In order for sales managers to get a good handle on the situation, they need to have the tools set in place to track and measure performance on an on-going basis.
When sales managers, and their directors, are able to monitor performance, it puts them in a strong position to make adjustments necessary to encourage best practice and achievement throughout the team, while eliminating weaknesses.
The trouble is, too many businesses do not have a specific means of measuring sales performance. Recent research from data marketing firm JNR shows that 60 per cent of companies do not have the infrastructure in place to measure sales success or failure.
It shouldn’t take a detective to unravel who is driving your sales team’s success and who is holding it back. With the right tools and processes in place, however, sales leaders can quickly clue into what is going on with their teams.
First, it is necessary to understand how the sales team is performing on the whole. This can be achieved by setting up a standard set of metrics that encompass key sales team targets. Relevant performance indicators to monitor include:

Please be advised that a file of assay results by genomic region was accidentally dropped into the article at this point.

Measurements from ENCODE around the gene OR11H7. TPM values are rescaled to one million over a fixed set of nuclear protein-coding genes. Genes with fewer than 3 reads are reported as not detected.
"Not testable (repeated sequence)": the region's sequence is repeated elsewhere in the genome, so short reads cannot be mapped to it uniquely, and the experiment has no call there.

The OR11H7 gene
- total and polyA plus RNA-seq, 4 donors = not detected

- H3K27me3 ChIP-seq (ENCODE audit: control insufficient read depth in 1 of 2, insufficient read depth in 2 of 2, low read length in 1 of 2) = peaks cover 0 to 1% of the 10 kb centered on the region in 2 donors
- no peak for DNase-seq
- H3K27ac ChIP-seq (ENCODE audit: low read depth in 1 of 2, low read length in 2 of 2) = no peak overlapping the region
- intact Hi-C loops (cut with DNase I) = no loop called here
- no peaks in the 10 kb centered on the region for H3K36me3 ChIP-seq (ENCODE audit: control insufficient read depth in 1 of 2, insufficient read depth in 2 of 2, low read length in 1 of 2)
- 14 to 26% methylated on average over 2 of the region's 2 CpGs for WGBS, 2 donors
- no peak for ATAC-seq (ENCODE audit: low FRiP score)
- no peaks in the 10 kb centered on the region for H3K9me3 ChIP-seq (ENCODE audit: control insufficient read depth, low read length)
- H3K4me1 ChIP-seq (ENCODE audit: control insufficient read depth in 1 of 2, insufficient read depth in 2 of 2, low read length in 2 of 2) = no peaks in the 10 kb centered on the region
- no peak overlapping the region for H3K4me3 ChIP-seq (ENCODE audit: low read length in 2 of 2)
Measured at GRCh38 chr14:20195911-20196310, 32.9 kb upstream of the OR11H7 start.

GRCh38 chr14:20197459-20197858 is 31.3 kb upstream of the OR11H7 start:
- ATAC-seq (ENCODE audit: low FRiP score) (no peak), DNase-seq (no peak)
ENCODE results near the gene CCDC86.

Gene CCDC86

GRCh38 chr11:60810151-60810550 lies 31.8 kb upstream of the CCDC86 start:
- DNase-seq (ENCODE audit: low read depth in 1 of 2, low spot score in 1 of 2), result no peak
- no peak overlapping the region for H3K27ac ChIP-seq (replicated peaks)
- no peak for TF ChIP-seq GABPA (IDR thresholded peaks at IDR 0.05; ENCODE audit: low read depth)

- Number of leads received
- Number of leads converted into opportunities
- Number of leads that progress through each stage of the sales cycle
- Average length of the sales cycle
- Number of sales won
- Revenue breakdowns and averages
It is critical that these metrics should be monitored on an individual basis as well. It is particularly important when assessing individual performance to track follow-up time, opportunity conversion rate and the overall time it takes to progress a lead.
Only once you have these metrics to hand are you in a position to achieve true visibility about who the star performers are and who needs more guidance and coaching. The inclination of most sales managers may be to follow their instincts as to whom their strongest people are, but the reality is, they need to look at hard statistics on performance before making significant decisions.
Usually when sales reps are confronted with poor performance, they claim the situation was beyond their control and due to circumstances.
More often than not, this is not the case. Having a standardised monitoring process in place ensures that the reasons for strong and weak sales performance are quantifiable, clear to see and indisputable.
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